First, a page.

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January 30, 2015 / 10 Shevat, 5775
 
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Time For Haredim To Stand Up To Hooliganism


Do we ever learn from our past?

We have just lived through the saddest time of the Jewish year, when our collective thoughts turned to the destruction of our Holy Temple, and the root causes for that destruction.

The Talmudic story most often cited as painting a clear picture of that era is the one of Kamtza and Bar Kamtza. Briefly, there was an individual who hated Bar Kamtza so much that he refused any offer, no matter how generous, to spare Bar Kamtza public humiliation. This so angered Bar Kamtza that he slandered the Jewish people to the Roman authorities. The greatest source of Bar Kamtza’s rage was his consternation that many great rabbis from Jerusalem were present at his public humiliation and did nothing to protest this travesty.

In Bar Kamtza’s words, “As the rabbis saw everything, and did not protest, they obviously had no objection to my embarrassment.” Not voicing an objection, not protesting when an outrageous wrong is done, can bring about terrible consequences.

The requirement to protest stems from the Torah itself. We are commanded, “Surely shall you reproach your fellow,” “You shall remove evil from your midst,” and many other similar statements.

These admonitions to correct the wrongs of individuals and of groups are the subject of much halachic discussion as to the appropriate time, place, and methods. Nevertheless, there clearly is a tradition of protest and outcry against societal ills, especially in the holy city of Jerusalem, and particularly among those known as haredim, or fervently Orthodox. For many years now, all manner of religious lapses by the surrounding community have been protested. Some of these protests are at hafganot, or large public demonstrations, some take the form of pashkevils, or admonitory posters that adorn billboards decrying this or that breach of standards, and some take the form of cherem, or banishment of the perpetrators.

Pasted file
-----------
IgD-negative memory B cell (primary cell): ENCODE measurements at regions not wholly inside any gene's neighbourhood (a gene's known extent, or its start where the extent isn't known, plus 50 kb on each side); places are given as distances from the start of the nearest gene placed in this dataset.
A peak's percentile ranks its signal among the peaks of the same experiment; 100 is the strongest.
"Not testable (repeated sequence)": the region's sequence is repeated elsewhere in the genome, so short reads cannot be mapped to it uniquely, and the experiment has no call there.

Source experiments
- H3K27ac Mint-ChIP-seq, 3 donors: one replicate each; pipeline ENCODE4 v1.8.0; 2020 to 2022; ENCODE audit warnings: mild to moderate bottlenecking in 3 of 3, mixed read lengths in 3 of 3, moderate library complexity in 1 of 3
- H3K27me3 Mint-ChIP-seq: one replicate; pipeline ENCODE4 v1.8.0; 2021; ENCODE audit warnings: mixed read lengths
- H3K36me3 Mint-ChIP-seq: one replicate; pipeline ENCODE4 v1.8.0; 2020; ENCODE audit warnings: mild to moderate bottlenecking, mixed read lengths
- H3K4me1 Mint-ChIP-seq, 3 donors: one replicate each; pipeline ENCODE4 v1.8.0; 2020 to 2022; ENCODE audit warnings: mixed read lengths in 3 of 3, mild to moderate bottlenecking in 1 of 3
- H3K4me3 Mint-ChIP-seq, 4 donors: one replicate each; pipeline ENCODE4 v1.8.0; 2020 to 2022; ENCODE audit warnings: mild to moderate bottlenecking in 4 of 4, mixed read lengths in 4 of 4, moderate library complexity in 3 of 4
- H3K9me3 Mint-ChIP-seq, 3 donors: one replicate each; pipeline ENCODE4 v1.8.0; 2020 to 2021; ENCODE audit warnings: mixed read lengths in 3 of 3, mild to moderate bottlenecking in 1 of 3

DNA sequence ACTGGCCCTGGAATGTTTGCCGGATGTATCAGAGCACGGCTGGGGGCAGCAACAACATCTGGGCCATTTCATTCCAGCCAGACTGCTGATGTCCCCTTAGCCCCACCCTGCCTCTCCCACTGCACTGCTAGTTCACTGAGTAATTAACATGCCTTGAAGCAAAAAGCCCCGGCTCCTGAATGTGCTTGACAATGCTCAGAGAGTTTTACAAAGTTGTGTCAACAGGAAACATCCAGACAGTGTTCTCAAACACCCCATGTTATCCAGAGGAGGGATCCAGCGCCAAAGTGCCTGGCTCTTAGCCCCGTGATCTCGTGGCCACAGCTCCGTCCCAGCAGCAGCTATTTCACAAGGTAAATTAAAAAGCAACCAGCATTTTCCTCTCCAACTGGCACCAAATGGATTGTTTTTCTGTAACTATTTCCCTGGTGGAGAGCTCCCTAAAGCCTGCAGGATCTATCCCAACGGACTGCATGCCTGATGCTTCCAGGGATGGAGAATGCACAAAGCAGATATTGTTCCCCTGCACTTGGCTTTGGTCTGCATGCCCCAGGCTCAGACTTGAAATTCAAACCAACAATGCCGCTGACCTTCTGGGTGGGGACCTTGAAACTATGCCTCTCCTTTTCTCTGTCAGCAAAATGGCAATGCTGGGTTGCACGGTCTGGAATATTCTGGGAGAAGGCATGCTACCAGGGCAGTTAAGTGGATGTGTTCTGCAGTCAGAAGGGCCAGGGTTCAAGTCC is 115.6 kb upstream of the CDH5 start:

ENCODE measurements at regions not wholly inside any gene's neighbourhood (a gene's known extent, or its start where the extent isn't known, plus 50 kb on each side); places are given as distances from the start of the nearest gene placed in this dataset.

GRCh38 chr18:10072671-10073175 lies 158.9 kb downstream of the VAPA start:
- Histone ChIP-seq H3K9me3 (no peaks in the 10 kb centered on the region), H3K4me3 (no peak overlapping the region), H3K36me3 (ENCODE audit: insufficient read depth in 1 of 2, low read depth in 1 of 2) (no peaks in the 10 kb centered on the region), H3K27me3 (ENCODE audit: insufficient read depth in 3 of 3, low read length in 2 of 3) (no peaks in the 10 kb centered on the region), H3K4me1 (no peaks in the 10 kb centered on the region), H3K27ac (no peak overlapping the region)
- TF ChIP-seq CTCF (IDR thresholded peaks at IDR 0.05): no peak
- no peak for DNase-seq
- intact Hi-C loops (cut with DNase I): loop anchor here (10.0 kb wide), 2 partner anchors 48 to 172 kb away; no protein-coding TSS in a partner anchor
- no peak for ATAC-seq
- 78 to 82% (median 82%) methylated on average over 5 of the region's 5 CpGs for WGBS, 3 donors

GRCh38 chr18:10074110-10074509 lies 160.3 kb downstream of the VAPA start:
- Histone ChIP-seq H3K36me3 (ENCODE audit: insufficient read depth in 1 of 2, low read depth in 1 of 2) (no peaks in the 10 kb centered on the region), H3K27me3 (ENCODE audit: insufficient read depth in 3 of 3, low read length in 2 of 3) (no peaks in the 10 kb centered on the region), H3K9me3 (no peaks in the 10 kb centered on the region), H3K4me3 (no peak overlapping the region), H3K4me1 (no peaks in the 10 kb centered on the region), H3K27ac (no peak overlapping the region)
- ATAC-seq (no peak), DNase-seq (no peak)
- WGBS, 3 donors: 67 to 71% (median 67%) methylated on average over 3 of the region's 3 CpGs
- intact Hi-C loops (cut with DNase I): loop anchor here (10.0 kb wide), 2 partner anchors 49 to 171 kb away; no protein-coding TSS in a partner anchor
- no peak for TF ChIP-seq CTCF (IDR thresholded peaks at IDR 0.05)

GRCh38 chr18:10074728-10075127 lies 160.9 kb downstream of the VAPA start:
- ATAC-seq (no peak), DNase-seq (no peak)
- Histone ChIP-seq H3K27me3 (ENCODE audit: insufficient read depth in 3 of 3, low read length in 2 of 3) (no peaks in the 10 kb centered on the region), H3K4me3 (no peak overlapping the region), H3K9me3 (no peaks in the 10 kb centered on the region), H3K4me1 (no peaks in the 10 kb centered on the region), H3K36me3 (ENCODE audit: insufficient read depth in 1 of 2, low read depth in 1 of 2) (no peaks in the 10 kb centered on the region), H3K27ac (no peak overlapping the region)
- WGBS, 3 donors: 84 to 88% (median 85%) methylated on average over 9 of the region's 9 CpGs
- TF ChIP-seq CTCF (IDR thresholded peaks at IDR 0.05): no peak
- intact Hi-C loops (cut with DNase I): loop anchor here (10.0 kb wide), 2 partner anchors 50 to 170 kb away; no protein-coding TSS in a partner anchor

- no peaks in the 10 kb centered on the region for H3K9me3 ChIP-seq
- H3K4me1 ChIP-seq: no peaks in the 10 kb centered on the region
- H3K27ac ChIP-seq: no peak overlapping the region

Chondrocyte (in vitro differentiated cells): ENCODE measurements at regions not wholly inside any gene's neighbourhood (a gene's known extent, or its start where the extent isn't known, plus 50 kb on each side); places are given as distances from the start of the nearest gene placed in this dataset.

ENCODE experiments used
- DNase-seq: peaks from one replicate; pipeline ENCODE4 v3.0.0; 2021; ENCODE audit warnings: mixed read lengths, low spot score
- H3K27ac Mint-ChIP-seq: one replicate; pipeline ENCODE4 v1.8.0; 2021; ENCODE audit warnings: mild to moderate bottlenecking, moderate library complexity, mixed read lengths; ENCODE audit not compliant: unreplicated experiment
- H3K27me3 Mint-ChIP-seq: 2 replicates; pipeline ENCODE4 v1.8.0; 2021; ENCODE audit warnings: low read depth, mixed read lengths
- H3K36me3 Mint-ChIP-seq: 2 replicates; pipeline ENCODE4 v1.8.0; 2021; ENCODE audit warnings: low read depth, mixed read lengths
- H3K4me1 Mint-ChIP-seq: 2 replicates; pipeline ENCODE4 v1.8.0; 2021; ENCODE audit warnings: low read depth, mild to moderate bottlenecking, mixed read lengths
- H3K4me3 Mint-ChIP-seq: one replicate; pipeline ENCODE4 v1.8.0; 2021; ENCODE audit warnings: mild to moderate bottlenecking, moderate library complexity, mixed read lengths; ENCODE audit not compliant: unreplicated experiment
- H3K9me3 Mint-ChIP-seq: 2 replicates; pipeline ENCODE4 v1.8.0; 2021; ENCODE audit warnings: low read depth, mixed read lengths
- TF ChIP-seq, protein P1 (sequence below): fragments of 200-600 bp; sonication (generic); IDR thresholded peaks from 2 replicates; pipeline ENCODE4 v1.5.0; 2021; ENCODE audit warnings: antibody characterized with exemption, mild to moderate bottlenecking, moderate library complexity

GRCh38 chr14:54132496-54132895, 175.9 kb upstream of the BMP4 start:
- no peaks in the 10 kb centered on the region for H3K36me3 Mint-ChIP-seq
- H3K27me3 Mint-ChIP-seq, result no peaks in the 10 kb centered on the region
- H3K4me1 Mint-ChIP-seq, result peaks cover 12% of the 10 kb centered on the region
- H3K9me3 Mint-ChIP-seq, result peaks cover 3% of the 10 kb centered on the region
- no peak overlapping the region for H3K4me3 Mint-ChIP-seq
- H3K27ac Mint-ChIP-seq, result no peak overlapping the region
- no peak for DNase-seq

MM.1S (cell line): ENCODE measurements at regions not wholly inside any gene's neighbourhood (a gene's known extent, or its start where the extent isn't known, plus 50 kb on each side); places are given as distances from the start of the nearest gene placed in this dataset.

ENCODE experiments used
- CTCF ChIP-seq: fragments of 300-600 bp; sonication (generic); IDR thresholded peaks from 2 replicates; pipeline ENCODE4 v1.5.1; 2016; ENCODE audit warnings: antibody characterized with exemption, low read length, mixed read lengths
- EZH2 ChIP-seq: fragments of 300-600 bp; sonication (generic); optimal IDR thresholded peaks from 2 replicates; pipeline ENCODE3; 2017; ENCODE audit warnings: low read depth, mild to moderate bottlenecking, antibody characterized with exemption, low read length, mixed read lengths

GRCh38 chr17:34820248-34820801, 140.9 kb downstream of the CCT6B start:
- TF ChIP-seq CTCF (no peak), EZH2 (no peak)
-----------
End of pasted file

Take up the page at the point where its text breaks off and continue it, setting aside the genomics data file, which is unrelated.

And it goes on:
The subjects of the various protests and bans are wide ranging and have recently included books, concerts, Internet users, and a variety of alleged wrongs. Some of these are accompanied by well-reasoned positions, some are angry screeds. A common denominator is that they seek to buttress their legitimacy by quoting as many great rabbis as possible in support of their positions. Rabbinic approval is crucial in getting one’s views heard, and thus the printed opinion of leading rabbis carries great weight and importance.

Many of the protests undertaken have been important and necessary. Having lived in Yerushalayim for many years, and having attended haredi yeshivas and a number of demonstrations, I am aware that the holiness and sanctity of the city is extraordinary, and that much of that sanctity is due to the resistance the religious community has put up against an encroaching secular culture that constantly seeks to impose its views on that community.

Nevertheless, over the past decade or so, a not insignificant number of haredi protesters have turned what might be defended as a positively motivated expression of spiritual anguish into an ugly spectacle of the worst kind of chillul Hashem. In no particular order, here are some egregious examples of this behavior:

● A few years ago, incessant weekly demonstrations at Bar Ilan Road grew ugly, with many instances of rocks being thrown at cars and police officers, who were called Nazis and pigs.

● Several Modern Orthodox women were severely beaten in Bet Shemesh for not adhering to the recently arrived haredi group’s new demands for changes in their dress code. Women who did not agree to move to the back of buses in Yerushalayim were beaten as well.

● At demonstrations for Shabbos over the past few weeks in response to the opening of a parking garage, violent protesters threw rocks at police officers and called them Nazis.

● Rav Mordechai Asher of Kiryat Yovel was severely beaten by four “avreichim” when he refused to kowtow to their demands for changes in his shul.

● Worst of all have been the recent violent acts in the matter of a haredi mother alleged to have starved her child. These included starting fires in overturned dumpsters, dismantling traffic lights (and bringing public transportation to a standstill), cutting electrical lines, and hurling of stones at the police (while calling them Nazis) – all because of a claim that police and doctors concocted the whole scenario in order to steal haredi children from their mothers and communities.

About the Author: Rabbi Yehuda L. Oppenheimer is the spiritual leader of the Young Israel of Forest Hills. He can be reached at lenopp@gmail.com.


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